By Annette Griffin, Crosswalk.com
Before you begin this 30-day challenge, take a moment to pause. Let your fingers rest from scrolling. Resist the urge to multitask. Don’t contemplate how you might fit this challenge into your busy schedule. Just breathe.
Thankfulness is not another chore. It’s a gift.
Thankfulness can change our perspective, short-circuit our temporal mindset, uproot our bitterness, and bolster our downtrodden spirits. Scientific research shows a link between thankfulness and a healthy immune system, ideal sleep patterns, strong relationships, and many other measurable benefits. Scripture offers powerful examples of those who utilized the gift of thankfulness and reaped a harvest of peace, healing, and strength—despite their circumstances.
With all the proven physical, spiritual, and psychological benefits, why do we sometimes struggle with giving thanks in all circumstances? Do we view thankfulness as another discipline to master rather than a gift to accept and use?
1 Thessalonians 5:16 says, “Rejoice always; pray without ceasing; in everything give thanks; for this is God’s will for you in Christ Jesus.” But within the same chapter is an often overlooked truth: “Faithful is He who calls you, and He also will bring it to pass” (1 Thessalonians 5:24).
True thankfulness overflows from a wellspring of hope that already lives within us. When we incline our hearts to the truth about who God is, what He has done, is doing, and will do—thankfulness erupts from our satisfied souls, and our whole being joins the party.
Like every other act of worship, thankfulness is not expressed solely through the fruit of our lips—but also through the fruit of our lives (Hebrews 12:28). During this challenge, we’ll use our five senses as a theme to dive into scripture and celebrate the thanks-worthy attributes of God. On one day, we’ll give thanks. Another day, we’ll show gratitude. Then, we’ll take a day to pray for others who need hope.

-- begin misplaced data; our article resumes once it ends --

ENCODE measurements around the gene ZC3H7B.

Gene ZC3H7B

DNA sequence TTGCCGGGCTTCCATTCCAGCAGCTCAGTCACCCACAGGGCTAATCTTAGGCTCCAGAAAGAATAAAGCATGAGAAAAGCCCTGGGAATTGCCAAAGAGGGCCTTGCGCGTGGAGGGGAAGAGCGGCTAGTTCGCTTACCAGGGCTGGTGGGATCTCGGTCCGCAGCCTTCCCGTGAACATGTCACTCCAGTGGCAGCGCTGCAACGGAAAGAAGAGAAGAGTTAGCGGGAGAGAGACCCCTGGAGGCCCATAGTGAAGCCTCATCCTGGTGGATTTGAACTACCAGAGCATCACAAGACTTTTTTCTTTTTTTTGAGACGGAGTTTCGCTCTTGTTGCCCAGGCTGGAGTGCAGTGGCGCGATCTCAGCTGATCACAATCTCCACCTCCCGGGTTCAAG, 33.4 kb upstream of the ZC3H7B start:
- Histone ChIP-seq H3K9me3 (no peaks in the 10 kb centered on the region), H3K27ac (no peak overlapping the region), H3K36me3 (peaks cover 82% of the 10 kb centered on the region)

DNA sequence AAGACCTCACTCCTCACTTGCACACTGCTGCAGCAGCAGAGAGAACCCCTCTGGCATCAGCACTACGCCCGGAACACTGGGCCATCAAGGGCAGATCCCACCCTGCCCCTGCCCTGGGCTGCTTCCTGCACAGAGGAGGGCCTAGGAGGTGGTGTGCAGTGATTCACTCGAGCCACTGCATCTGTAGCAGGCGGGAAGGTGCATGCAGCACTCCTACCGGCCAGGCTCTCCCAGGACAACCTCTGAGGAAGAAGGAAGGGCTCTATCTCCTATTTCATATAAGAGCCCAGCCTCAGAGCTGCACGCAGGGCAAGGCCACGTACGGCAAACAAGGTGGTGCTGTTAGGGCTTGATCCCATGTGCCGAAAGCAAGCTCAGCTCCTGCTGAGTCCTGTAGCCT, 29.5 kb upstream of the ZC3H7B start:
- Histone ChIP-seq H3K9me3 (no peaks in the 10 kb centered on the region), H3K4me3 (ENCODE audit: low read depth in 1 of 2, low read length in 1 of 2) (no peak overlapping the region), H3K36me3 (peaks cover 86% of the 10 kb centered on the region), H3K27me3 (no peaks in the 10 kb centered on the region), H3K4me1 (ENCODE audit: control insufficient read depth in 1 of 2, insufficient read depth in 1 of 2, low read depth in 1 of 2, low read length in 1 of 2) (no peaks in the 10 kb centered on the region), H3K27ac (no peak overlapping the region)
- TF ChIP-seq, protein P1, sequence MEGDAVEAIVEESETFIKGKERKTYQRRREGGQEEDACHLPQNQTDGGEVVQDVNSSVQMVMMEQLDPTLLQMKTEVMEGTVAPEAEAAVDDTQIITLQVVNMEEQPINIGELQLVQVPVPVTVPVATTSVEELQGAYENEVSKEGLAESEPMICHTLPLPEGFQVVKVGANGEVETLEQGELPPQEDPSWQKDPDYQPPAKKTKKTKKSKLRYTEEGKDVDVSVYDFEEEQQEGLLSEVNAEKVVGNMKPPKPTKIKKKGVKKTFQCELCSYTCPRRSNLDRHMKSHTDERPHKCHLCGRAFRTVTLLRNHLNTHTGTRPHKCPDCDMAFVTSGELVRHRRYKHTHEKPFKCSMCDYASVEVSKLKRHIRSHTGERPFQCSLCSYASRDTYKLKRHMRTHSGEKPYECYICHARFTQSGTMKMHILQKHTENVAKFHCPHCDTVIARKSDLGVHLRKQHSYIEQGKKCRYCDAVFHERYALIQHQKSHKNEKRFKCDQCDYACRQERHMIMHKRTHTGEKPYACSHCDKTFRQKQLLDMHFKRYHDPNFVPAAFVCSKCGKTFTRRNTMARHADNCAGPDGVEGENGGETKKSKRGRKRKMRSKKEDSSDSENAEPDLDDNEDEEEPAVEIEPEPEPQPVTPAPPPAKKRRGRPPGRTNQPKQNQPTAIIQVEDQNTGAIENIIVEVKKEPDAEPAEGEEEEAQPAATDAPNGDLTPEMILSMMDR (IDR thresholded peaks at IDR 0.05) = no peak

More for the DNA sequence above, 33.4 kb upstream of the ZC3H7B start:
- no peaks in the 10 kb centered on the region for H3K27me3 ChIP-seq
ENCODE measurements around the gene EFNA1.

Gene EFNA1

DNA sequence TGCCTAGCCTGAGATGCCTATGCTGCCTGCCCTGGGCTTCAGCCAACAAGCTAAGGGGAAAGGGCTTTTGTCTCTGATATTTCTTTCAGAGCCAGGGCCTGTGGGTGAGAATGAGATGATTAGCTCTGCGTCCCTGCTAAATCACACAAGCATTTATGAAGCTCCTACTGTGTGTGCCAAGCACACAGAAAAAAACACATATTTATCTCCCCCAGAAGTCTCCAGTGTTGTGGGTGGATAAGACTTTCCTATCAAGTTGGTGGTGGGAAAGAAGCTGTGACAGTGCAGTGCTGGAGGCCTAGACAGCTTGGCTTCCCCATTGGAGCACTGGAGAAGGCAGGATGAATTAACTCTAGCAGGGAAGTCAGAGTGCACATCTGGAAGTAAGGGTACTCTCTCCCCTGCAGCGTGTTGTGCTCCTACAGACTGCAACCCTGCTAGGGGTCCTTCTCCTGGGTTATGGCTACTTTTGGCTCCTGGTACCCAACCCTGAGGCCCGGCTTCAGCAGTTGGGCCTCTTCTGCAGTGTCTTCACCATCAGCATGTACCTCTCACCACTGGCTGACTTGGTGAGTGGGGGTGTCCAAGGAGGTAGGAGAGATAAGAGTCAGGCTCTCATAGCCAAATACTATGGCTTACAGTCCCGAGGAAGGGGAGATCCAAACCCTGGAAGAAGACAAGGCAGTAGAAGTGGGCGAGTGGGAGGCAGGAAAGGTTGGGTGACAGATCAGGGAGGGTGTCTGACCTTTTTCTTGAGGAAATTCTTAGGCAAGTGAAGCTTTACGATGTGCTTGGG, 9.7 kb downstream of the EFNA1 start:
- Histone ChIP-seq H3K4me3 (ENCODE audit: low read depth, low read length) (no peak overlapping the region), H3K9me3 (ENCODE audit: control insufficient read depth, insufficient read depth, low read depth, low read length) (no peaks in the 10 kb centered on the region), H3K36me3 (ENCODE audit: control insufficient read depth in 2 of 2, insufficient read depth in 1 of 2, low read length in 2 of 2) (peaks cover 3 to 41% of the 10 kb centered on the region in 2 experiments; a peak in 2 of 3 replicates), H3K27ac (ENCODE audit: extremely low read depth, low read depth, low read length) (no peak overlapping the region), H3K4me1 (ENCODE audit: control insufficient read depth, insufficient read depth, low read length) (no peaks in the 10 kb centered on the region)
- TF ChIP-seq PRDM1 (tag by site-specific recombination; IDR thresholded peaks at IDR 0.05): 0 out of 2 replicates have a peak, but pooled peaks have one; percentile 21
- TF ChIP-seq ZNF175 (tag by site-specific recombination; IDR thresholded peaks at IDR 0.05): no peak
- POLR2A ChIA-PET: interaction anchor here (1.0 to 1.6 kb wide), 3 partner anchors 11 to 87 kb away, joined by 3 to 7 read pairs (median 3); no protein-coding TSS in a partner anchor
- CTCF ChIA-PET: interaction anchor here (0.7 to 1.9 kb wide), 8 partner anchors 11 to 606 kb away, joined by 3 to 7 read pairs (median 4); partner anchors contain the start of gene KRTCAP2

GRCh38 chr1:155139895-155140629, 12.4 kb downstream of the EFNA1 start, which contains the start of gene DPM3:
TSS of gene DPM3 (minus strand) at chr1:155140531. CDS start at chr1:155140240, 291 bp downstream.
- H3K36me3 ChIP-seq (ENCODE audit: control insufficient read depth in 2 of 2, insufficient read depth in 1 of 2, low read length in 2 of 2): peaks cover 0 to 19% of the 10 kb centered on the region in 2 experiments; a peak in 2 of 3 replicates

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Day 1: Give Thanks for Spiritual Sight
“I will lead the blind by ways they have not known, along unfamiliar paths I will guide them; I will turn the darkness into light before them and make the rough places smooth. These are the things I will do; I will not forsake them.” (Isaiah 42:16)
Before the Light of the World came to Earth as a baby, every human suffered from debilitating spiritual blindness. Humanity had no means of seeing or knowing the full truth because the Truth was still yet to come. When the Magi saw a star in the sky that would lead them to our newborn king, they rejoiced with great delight. They fixed their eyes on the star and traveled a vast distance until they could finally fall at the feet of Jesus and fix their eyes upon Him.
But when King Herod’s eyes were opened to the truth about the promised king, he reacted differently. The god of this age blinded his mind. He could not see that the light of the world, the very image of God, had come to save him from his spiritual blindness.
Today, thank God for Jesus! He is our light. Our sight. Our hope. Those who trust in Him no longer walk in darkness but have the light of life (John 8:12). Take a journey down memory lane to that moment when you first accepted Christ. Contemplate who you were before the transformation and who you might have become without it. Jot those memories down in a journal or as a letter to someone you love. Thank God for spiritual sight as you “declare the praises of him who called you out of darkness into his wonderful light” (1 Peter 2:9).